KARACHI: In the changing world of today, thinkers, intellectuals and writers have to battle on two fronts: the rise of the far right, neo-Nazism in the West and ‘radical Islam’. Hanif Kureishi, renowned British author, playwright and screenwriter, has the solution to countering these two challenges – radical secularism.
“When I’m talking about [secular] radicalism, I’m talking about a sense of solidarity among us. Other people of colour in Europe, women [particularly in context of the #MeToo movement], gay and transgender people,” Kureishi clarified his use of the word ‘radicalism’ while delivering the keynote address at Institute of Business Administration ‘ThinkFest’ held on Saturday.
Kureishi does not believe that the rise of far right in the West is linked to the emergence of ‘radical Islam’. He blames neo-liberalism for that. However, he is greatly disturbed by people who call themselves Muslims shooting other cultural workers, writers and artists. “It’s one of the most disgraceful things I’ve seen in my life,” he says.
After 9/11, the wars in Iraq and Afghanistan along with reprisal bombings in Europe and other horrors, the West has lurched to the right. It has done so, partly by constructing Islam as the alien other, explains Kureishi as he dove into the core of the problem. “Now Muslims, like Jews and Blacks, will be punished, stigmatised, harassed and surveyed and we’re all scared for good reason,” he added.
“Now Muslims in Europe become the victims of a confining caricature, which has helped build the far right. Race and religion take centre place in the creation of a new Europe. And the right is determined to use Islam and Muslims to create totalitarianism. Minorities have never been exploited this way before,” he said, explaining the dynamics behind the events unraveling in the West.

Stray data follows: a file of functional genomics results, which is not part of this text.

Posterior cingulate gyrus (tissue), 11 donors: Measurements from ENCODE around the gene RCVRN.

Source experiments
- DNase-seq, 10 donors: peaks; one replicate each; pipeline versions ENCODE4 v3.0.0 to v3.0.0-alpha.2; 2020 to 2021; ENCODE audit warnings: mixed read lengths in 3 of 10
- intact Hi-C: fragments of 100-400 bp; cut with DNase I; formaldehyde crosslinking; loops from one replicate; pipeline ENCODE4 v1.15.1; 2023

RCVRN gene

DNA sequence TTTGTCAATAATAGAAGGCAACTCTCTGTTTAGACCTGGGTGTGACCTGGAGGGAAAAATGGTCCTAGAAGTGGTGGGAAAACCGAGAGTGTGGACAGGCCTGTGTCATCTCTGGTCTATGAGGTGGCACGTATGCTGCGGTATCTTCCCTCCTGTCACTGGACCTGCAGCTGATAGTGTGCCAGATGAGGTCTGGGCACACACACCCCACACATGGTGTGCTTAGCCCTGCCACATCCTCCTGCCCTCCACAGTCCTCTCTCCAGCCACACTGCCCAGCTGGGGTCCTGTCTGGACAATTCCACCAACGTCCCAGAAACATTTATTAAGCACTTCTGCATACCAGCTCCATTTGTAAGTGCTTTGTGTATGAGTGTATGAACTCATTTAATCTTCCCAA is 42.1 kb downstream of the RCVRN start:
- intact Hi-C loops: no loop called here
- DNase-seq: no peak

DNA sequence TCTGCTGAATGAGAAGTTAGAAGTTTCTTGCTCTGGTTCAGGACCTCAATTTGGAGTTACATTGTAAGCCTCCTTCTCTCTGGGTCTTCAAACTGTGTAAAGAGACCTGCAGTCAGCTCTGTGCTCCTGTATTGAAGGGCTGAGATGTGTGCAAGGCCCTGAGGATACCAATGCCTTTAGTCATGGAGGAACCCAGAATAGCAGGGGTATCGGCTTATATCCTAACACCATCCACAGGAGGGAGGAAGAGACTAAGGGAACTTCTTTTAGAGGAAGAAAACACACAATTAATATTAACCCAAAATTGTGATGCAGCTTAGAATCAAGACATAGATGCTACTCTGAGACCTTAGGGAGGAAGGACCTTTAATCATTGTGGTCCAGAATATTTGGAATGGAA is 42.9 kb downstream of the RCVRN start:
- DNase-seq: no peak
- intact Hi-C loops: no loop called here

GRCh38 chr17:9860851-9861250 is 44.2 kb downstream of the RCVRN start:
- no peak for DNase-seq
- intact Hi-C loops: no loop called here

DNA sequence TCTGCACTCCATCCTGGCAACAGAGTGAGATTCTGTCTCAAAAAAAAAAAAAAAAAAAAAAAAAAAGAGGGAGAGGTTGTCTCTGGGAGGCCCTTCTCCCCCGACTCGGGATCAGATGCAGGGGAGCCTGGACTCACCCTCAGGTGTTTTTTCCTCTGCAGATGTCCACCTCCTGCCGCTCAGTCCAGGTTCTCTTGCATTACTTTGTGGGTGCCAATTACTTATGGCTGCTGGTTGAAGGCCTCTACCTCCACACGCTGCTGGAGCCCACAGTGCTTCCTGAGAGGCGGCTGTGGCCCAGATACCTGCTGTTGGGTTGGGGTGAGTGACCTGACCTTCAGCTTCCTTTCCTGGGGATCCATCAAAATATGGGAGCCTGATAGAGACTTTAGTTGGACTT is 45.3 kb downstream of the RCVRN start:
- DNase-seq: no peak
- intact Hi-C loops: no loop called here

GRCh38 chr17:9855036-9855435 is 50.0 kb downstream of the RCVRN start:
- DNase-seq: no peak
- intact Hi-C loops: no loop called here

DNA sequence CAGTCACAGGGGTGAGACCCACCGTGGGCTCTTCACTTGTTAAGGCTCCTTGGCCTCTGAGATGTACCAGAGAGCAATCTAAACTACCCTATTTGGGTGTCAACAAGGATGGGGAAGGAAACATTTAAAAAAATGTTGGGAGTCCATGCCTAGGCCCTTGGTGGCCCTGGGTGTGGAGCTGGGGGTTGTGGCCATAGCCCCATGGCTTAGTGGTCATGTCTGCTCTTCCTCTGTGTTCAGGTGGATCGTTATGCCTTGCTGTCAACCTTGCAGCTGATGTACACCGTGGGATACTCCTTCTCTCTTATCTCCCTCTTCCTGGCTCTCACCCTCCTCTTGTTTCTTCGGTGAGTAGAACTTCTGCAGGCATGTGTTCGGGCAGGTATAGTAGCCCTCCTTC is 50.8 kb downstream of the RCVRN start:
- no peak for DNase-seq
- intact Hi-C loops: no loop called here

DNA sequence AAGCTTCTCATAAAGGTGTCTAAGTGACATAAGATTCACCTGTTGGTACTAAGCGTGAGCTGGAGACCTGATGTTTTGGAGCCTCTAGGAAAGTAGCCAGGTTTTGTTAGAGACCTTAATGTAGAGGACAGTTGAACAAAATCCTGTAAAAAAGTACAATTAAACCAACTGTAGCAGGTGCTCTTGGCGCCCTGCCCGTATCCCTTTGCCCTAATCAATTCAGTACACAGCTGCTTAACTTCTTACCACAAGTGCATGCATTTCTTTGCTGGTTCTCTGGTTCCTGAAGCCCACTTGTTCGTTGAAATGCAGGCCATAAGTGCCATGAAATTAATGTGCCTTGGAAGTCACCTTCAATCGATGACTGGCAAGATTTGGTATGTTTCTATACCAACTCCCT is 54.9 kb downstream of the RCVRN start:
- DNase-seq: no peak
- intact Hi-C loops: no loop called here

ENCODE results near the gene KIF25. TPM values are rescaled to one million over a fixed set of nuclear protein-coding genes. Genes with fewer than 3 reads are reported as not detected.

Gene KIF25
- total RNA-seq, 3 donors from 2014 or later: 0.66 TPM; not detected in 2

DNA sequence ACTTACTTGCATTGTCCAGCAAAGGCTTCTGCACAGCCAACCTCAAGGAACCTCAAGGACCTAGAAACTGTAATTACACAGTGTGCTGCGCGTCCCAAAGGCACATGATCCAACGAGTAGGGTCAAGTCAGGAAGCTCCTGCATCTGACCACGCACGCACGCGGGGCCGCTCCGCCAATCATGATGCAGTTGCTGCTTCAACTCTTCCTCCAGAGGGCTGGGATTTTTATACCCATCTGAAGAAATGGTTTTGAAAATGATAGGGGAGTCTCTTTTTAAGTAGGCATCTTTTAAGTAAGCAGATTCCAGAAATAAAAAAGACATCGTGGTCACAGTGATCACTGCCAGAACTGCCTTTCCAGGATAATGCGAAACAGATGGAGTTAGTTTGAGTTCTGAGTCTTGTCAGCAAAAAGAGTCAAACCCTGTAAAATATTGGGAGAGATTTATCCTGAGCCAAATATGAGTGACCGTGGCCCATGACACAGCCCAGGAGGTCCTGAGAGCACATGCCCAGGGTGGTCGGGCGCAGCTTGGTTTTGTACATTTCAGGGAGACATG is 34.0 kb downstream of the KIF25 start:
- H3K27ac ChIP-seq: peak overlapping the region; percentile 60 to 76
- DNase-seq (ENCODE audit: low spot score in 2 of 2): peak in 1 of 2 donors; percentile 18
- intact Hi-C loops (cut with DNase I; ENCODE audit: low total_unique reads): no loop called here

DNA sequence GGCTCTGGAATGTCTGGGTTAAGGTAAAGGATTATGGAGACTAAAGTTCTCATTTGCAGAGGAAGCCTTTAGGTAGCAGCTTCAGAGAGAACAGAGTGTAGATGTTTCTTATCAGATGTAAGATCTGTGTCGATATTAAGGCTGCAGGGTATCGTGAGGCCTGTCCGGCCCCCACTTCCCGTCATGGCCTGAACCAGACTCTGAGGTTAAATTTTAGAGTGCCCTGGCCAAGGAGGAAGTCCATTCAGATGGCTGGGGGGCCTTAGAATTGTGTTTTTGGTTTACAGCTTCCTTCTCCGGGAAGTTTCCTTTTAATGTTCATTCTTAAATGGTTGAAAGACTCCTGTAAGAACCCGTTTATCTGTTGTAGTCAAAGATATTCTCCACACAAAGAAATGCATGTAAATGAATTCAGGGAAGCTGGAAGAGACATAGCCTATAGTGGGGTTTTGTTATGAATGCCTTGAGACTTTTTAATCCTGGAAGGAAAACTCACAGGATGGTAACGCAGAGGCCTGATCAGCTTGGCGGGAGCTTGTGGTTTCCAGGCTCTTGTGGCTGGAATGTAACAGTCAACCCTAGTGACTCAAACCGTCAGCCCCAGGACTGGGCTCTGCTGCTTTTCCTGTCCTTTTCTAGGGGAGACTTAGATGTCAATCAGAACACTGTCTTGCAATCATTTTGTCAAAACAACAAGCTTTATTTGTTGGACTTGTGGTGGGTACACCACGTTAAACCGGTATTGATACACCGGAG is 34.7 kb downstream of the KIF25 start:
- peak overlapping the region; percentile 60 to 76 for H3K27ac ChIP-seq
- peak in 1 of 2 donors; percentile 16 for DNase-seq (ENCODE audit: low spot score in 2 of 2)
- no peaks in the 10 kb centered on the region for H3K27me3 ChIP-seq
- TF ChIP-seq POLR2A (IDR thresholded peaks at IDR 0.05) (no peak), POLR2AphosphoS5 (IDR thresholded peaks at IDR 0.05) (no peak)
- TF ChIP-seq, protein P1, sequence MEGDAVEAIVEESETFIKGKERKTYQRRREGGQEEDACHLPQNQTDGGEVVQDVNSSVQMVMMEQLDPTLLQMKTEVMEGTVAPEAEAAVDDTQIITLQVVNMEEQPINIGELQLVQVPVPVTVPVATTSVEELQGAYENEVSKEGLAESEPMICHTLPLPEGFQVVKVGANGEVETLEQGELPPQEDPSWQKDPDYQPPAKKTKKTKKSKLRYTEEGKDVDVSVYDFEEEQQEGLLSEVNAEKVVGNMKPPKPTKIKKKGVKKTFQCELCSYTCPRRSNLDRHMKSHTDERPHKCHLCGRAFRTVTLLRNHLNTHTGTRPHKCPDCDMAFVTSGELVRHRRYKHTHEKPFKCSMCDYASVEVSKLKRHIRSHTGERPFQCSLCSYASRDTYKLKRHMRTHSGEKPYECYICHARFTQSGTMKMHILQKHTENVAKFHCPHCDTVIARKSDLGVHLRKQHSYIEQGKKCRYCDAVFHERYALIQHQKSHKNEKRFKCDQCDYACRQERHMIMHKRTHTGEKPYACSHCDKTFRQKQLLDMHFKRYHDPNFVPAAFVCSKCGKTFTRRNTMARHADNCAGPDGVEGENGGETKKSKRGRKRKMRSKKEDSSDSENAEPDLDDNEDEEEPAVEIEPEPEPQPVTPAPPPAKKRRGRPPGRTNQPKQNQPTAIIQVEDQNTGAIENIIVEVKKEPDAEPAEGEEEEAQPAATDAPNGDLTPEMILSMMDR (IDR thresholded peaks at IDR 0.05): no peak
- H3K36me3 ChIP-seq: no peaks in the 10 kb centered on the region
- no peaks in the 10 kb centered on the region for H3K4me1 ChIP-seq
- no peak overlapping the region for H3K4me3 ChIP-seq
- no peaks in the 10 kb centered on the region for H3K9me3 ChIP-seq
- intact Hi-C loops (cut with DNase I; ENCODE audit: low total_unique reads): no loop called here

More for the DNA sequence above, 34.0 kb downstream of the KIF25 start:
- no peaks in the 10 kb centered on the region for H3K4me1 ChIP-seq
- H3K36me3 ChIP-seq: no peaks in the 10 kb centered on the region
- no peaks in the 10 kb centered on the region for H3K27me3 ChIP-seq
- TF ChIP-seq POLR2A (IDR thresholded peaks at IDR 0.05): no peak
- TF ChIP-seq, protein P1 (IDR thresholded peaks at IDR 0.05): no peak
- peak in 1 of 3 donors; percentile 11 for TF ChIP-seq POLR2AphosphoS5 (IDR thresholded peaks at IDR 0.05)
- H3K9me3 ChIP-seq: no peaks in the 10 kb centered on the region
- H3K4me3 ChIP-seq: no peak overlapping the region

However, Kureishi blames Muslims as well for their current debacle. He describes the contemporary view of Muslims as a mirror image of the current far right ideology which is overtaking the West.
“Sexist, homophobic, insular, monocultural, combative,” he explained.
Kureishi believes that this form of political Islam, which emerged in the 90s, is exhausted as a future. “Clearly it leads to nowhere but annihilism. It was shameful that the formerly colonised could barely wait to recolonise themselves within the prison of religion and ideological darkness.”
He stresses on the need for ideas, criticism and free thought to counter these challenges, with writers and journalists playing a key role.
He says the notions about the identity of Muslims, especially those originating from the Subcontinent, have become very limited and it is time to “detoxify the brand”.
“Every fascist in Europe speaks about Muslims as if they’re all the same and as if they come from the same background. This is very dangerous,” he added. Kureishi believes the answer lies in reaching out to other people of colour. “We have to create solidarity in order to create a free place for us in Europe,” he said. But Kureishi knows this is going to be a very difficult struggle. “I’m witnessing the kind of fascism [in Europe], the like of which I’ve never seen before,” he noted in conclusion.
Published in The Express Tribune, December 9th, 2018.